People still sail these waters--for pleasure or competition--but I cannot imagine the tedium. A mere glance at any map and a bit of calculation in one's head reveals how long even the shortest journey under sail might take. I have never felt the lure of the sea, even when--or, perhaps, especially when--I was offered the chance to sail across the Atlantic, a much smaller bit of water--once from the east coast to England and once from Spain to the Caribbean. I prefer a quick and comfortable trip above the clouds and over the water.
The first glimpse of Mauritius surprise me. I knew about neighbouring Reunion Island, but had not spotted the small bits of land to the north.
The view of the main island from the air promises what one expects: turquoise water, white sand, and green vegetation. This seems to be proof of the wisdom of traveling so far to avoid European weather and summer rates.
As the aircraft approached the airport, I switch the Airshow to camera mode. The A380 offers three cameras, which are interesting for views to the front during takeoff and landing.
This time, I was surprised at how short the runway looked. I am used to Dubai and Frankfurt, so this one seemed shorter. I thought about sitting in a rather large aircraft and hoped that the runways was long enough. Since Emirates flies these aircraft to Mauritius every day, I assumed that the runway length would suffice.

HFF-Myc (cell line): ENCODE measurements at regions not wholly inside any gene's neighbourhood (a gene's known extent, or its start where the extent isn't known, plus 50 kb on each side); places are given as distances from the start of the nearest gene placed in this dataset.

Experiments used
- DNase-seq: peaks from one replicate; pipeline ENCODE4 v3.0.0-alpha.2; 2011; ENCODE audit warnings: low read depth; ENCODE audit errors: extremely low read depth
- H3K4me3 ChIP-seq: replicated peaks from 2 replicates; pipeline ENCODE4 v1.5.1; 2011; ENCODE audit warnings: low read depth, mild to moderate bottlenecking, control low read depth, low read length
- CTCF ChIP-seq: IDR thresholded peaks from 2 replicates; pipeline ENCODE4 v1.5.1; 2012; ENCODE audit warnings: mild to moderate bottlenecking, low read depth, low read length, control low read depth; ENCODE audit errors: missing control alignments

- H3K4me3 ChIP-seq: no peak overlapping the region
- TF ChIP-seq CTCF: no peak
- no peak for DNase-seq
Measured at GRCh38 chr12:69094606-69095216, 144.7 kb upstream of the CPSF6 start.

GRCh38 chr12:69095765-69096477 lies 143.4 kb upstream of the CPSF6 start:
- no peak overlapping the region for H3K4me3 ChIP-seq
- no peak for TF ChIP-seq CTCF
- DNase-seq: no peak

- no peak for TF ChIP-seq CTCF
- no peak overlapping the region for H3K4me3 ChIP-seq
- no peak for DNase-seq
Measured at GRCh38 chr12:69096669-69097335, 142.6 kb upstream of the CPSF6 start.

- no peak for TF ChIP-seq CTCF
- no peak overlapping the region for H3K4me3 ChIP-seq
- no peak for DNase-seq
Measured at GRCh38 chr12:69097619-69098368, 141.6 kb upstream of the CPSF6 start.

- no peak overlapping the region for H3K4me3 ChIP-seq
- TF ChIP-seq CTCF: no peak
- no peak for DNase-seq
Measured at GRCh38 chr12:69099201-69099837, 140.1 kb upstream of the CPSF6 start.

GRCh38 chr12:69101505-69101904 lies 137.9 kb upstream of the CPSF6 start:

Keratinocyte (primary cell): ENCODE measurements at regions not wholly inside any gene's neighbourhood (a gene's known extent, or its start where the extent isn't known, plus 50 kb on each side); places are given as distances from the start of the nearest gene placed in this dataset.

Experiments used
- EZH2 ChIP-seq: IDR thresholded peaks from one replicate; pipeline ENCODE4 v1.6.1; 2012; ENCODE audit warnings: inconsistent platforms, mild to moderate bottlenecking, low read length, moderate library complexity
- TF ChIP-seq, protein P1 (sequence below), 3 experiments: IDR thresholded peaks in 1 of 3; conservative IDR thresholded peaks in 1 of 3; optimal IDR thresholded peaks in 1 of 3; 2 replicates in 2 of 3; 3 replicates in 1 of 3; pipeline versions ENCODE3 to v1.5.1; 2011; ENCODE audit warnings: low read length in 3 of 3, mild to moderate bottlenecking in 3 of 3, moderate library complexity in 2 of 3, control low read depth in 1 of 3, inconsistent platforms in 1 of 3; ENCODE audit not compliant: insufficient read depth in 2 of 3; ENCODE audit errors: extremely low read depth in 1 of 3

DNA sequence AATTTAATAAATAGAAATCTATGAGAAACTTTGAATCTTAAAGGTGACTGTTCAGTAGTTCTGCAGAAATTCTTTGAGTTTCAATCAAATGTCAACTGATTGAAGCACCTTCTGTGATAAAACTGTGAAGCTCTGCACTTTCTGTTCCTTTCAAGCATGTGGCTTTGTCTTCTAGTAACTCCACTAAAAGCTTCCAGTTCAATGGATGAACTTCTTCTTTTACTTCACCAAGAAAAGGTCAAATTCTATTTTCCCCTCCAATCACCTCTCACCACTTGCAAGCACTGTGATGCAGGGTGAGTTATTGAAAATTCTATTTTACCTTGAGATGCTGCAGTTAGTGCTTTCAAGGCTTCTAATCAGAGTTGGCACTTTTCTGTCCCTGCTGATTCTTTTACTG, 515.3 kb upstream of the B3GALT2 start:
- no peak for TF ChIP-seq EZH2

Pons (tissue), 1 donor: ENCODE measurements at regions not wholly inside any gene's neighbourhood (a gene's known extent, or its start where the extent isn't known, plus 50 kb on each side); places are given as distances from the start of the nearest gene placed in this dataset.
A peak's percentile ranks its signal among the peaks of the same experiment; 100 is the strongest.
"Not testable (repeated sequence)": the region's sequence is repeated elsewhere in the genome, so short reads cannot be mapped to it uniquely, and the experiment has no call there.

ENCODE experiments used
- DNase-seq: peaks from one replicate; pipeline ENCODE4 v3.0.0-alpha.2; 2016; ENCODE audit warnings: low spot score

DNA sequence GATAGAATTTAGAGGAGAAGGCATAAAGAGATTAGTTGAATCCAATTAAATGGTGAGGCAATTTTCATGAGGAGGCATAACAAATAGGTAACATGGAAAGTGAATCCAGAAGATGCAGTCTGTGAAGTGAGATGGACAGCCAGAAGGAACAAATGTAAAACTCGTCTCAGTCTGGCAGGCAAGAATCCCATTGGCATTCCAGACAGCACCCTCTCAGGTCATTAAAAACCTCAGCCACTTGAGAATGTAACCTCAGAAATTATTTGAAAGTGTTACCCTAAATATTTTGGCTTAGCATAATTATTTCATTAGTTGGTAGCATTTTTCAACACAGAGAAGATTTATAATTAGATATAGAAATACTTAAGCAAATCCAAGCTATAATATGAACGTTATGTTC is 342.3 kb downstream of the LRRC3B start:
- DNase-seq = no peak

Obviously, we landed safely, otherwise I would not be boring you. The pilot made an excellent touchdown, considering the size and weight of an A380. Taxiing was was quicker and easier than the long way at Frankfurt Airport. The aircraft must have felt as we did, when we boarded the plane in Dubai. We walked from the lounge to the aircraft on a jet way only for first class passengers. We were the only ones, just as the A380 was the only aircraft moving on the airport (only one other was parked at a gate)..
Emirates Airline does an excellent job at aspects of a trip that they control. Sadly, they must rely on others for services at airports outside Dubai. They offer an excellent chauffeur service, check-in, and lounge for first and business classes, but these privileged passengers must fight the crowds at boarding pass check, passport control, and security screening. Even priority lanes, if at all provided, do not always ease the way.